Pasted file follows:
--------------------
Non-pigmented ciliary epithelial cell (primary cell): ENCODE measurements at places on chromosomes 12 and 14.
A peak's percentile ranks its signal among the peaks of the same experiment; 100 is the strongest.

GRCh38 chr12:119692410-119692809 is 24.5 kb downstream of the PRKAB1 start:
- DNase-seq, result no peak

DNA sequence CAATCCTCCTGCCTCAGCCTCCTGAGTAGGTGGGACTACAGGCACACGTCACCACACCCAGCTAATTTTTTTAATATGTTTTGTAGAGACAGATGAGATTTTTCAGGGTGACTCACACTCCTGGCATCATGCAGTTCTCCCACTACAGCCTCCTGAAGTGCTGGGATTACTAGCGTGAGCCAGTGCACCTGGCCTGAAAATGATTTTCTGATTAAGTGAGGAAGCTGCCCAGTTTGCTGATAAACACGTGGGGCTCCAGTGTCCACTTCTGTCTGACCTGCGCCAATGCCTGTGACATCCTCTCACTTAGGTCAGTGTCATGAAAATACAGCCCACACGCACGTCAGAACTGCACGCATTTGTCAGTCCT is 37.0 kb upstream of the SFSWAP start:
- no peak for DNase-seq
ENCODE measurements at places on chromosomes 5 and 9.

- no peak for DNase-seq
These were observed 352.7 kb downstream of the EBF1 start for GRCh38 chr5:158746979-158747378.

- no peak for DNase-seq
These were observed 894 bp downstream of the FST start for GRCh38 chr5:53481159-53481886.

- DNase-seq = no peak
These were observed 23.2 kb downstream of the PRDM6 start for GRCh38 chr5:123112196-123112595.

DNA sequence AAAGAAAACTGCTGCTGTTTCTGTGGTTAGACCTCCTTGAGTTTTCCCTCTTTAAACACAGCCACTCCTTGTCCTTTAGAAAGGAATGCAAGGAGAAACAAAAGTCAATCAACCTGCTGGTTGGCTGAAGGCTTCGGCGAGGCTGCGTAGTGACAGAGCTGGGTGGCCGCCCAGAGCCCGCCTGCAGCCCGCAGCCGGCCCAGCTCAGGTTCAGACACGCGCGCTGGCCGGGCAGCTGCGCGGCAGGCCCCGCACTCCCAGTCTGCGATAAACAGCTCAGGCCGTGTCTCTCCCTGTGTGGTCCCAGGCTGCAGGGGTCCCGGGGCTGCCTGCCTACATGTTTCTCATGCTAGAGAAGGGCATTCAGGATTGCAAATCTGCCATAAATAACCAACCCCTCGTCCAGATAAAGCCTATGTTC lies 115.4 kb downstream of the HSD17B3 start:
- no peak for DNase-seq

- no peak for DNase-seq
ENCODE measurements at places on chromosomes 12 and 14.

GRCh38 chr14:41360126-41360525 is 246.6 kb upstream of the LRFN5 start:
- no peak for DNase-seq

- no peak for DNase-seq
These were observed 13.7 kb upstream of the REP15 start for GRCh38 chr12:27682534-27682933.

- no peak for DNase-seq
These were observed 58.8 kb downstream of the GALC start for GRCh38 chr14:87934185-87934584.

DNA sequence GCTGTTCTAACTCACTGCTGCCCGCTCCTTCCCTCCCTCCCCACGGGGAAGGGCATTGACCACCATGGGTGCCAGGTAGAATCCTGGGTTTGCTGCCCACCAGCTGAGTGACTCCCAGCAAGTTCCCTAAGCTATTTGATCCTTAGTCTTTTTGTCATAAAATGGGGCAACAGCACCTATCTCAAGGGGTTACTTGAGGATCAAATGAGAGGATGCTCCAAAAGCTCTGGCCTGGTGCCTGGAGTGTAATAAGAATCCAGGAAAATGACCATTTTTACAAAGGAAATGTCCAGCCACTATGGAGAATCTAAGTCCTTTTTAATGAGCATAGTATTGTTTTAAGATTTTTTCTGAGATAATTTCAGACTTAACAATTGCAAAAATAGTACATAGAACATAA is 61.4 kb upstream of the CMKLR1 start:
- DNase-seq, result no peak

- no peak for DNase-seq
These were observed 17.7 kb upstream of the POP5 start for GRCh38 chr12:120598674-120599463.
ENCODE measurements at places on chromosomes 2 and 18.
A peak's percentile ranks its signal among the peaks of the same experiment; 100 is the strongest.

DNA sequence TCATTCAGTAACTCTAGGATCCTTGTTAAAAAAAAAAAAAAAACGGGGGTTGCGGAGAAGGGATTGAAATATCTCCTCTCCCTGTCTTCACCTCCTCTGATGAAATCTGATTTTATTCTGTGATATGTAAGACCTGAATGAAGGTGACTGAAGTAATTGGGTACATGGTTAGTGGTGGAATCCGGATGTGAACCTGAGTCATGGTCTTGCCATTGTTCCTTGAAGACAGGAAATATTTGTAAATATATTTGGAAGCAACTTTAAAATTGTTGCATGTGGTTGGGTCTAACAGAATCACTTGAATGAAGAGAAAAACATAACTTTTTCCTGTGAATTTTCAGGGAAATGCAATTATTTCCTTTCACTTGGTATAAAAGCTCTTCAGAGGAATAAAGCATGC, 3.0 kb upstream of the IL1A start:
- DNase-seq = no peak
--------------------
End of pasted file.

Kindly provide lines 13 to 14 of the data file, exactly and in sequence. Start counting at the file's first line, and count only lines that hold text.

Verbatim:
These were observed 23.2 kb downstream of the PRDM6 start for GRCh38 chr5:123112196-123112595.

DNA sequence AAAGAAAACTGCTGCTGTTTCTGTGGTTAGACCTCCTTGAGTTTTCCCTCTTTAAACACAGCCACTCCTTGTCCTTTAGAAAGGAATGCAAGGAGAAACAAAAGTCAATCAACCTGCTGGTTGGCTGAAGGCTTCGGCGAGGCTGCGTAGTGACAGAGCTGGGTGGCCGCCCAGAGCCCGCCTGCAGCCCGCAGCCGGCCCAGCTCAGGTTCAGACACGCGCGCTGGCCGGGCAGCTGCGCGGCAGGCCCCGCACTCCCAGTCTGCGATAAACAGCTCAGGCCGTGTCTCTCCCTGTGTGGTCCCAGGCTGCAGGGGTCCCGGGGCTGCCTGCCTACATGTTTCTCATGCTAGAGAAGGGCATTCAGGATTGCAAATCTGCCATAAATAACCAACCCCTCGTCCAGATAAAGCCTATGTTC lies 115.4 kb downstream of the HSD17B3 start: